I mean just look at the 10 biggest US stocks: Apple, Google, Microsoft, Amazon, Facebook, Berkshire, Johnson & Johnson, Proctor and Gamble, and Visa. They are all global companies. Berkshire itself, ironically, is seemingly one of the more domestically focused companies of those.

I'm sure someone out there has done the numbers, but I have never seen them!

PS - someone posted on here as Ben.. different guy...

Graham Hand
April 22, 2021

We had an email asking about the numbers behind this 236% calculation, so they are:
Aggregate US Market Value: $51.8T
Current Quarter Annualized GDP (Estimate): $21.9T
Buffett Indicator: $51.8T ÷ $21.9T = 236%

Gary M
April 22, 2021

I would love to lock away my share and equity fund portfolio for 20 years and I'm sure it would do well, but try as I might, I can't help but check how much it is worth, especially when it falls.

Russell Wadey
April 26, 2021

Gary, you could try calculating and using the dividend (or earnings) yield on your shares when there is a market price change, as your measure of what they are "worth", instead of their market price. Should give you comfort when prices fall.

Mart
April 21, 2021

"All that’s required is the passage of time, an inner calm, ample diversification and a minimisation of transactions and fees." .... spend less than you earn, productively use the remainder, and do this consistently (and boringly !) over a long period of time. The asset allocation matters as discussed, but anyone doing this will do OK if they allocate soundly (regardless of the asset they pick)

Ken Perry ACA KP
April 22, 2021

I ran into Peter Thornhill when he talked about investing while working for MLC and I have not run into him since. After his talk with about 40 odd people because of some of the questions I asked he invited me to have a chat with him. He obviously has not changed his beliefs from then (which must be 30 odd years or so ago). I have stuck with what he said to me with some small variations after starting a smsf in 1997. He said to me this is only general advice and other things had to be considered. I have held a portfolio with 80% industrials ever since I started our smsf (sorry peter). To our joy we have retired very comfortably. I started in the market in 1963 with a small resources stock which cost me 10 quid, 2 1/2 weeks pay. I then followed my thoughts on paper for 6 years with a very small buy occasionally. That loss in 1963 (2.5 weeks pay) was one of the best lessons I ever learnt. Something I have never forgotten from our conversation was you have to learn to separate the chaff from the straw (what is real and what is waffle) when reading articles about investments, and that only comes from years of experience.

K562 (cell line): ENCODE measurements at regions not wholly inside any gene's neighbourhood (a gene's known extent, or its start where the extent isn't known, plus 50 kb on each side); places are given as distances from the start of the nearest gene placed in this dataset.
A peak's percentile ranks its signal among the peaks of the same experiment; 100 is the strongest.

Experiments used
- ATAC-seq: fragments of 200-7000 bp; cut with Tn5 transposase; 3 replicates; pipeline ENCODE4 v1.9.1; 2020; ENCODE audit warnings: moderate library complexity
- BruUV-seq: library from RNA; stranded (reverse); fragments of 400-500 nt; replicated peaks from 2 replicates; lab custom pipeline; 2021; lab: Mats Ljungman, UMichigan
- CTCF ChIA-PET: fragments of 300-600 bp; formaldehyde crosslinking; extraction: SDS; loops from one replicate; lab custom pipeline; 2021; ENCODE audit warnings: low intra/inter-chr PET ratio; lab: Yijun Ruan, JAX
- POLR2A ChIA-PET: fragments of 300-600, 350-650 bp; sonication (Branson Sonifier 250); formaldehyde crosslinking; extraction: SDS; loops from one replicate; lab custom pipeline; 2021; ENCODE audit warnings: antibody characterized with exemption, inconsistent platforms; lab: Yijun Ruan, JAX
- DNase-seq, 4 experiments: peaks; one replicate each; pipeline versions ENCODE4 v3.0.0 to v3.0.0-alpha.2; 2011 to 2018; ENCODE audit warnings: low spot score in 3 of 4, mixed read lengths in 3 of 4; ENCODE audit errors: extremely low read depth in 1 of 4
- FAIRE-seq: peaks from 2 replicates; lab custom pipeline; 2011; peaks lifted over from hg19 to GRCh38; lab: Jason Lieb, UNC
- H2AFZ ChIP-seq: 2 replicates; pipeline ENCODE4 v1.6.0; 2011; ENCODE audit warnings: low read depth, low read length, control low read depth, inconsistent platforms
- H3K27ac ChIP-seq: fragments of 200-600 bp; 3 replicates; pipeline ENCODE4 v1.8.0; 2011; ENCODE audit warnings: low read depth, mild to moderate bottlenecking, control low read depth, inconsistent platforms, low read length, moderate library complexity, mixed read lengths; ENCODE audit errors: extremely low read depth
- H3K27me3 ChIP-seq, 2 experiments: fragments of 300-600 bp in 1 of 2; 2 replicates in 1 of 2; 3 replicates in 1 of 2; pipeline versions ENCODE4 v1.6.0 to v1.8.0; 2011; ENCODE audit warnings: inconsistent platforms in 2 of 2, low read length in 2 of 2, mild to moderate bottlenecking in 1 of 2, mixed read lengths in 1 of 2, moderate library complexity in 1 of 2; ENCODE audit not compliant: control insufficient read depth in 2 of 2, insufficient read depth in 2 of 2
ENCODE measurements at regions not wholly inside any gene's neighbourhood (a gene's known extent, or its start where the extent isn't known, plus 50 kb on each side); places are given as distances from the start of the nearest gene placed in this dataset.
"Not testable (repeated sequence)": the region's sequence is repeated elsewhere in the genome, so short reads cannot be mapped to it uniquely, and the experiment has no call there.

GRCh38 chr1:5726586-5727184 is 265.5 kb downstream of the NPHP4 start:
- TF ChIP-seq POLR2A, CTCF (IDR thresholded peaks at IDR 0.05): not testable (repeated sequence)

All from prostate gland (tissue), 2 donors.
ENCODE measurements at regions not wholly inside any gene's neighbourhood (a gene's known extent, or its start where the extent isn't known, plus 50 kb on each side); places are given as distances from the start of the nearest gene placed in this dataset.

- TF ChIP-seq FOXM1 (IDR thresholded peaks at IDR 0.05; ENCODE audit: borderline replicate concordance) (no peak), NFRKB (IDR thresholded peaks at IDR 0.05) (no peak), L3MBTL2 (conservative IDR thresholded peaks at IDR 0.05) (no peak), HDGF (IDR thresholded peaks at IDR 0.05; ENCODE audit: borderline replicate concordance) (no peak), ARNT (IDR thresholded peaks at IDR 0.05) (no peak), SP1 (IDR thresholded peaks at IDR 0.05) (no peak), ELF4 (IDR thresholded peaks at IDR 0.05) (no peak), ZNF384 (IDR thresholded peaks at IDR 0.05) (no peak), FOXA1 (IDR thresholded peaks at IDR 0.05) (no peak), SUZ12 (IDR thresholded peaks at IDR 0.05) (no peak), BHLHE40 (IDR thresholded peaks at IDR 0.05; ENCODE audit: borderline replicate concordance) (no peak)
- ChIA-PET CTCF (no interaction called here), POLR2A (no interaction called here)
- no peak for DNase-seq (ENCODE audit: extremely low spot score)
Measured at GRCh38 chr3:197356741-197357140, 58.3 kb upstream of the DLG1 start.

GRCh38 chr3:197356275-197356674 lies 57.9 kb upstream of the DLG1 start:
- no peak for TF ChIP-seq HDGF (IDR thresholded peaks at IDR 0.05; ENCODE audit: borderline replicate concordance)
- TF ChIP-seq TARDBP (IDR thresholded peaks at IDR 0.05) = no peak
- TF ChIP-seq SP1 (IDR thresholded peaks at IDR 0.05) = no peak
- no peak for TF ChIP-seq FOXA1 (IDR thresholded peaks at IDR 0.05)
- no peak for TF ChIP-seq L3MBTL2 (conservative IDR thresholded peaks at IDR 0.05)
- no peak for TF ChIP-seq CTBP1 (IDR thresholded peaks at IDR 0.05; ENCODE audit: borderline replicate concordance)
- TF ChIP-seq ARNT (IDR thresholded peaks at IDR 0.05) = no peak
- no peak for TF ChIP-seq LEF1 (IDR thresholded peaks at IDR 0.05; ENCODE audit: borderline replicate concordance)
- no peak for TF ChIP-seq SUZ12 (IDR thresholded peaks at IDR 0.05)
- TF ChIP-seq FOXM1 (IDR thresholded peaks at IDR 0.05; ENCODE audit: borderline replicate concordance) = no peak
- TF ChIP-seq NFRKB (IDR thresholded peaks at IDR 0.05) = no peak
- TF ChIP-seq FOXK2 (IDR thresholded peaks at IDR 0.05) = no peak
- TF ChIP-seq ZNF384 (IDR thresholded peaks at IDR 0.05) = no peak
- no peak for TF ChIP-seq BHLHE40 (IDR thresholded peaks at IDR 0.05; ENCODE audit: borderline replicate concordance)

Kevin W
May 06, 2021

30 years ago I used to listen to Bruce Bond on ABC Saturday morning Radio. He used to tell people what to buy and back it up with "I know my sharemarket". Just like Bruce Bond the experience that you and I both now have has taught us an encyclopaedia full of sharemarket knowledge and the mistakes we have made have been our tuition fee. There's nothing like owning shares in a company to accelerate learning about the "business" you have bought into. This brings me to the golden rule that I try to impart on everyone who asks me about buying shares.
You are buying a share in a business and if it doesn't produce anything or make a profit, it's not much of a business.